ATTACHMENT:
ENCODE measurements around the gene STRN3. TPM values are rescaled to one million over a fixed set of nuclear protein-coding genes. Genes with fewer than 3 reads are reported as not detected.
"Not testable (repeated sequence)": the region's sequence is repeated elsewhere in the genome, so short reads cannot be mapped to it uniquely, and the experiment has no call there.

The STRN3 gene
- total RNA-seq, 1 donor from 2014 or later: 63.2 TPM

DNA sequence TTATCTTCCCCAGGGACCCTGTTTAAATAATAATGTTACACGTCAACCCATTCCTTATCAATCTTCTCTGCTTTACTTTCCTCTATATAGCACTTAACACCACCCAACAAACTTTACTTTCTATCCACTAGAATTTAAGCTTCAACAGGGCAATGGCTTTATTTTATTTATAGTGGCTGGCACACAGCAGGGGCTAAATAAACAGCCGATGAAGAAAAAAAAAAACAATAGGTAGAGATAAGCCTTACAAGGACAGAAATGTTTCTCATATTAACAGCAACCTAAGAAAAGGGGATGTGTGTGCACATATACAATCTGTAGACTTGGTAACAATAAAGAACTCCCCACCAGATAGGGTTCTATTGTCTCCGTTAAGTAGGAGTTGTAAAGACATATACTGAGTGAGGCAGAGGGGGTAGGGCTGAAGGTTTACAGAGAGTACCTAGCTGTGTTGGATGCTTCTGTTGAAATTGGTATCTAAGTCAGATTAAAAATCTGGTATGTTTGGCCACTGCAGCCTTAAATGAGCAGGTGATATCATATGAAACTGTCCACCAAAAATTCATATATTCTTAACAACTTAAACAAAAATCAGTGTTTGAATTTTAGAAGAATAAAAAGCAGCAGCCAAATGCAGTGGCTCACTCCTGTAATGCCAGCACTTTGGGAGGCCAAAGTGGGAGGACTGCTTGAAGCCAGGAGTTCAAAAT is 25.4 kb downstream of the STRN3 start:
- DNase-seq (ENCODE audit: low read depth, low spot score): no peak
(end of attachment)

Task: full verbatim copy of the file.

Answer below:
ENCODE measurements around the gene STRN3. TPM values are rescaled to one million over a fixed set of nuclear protein-coding genes. Genes with fewer than 3 reads are reported as not detected.
"Not testable (repeated sequence)": the region's sequence is repeated elsewhere in the genome, so short reads cannot be mapped to it uniquely, and the experiment has no call there.

The STRN3 gene
- total RNA-seq, 1 donor from 2014 or later: 63.2 TPM

DNA sequence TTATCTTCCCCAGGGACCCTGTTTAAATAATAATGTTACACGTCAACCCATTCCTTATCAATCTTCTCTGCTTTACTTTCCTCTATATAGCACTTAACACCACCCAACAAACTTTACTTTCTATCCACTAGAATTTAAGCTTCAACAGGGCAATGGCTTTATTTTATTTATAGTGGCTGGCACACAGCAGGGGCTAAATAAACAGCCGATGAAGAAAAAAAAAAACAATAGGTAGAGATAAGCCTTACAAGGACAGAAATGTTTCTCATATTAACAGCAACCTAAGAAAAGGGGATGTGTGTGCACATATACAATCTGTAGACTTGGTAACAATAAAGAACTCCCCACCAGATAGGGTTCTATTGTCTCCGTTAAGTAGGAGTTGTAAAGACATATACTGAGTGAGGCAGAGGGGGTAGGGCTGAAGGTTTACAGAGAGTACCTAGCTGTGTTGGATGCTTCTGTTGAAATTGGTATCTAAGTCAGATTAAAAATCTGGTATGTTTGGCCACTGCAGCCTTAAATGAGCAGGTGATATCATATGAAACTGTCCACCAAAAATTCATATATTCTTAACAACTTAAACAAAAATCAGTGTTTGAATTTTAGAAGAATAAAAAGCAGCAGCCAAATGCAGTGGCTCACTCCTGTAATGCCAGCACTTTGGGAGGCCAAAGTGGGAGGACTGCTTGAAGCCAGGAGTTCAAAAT is 25.4 kb downstream of the STRN3 start:
- DNase-seq (ENCODE audit: low read depth, low spot score): no peak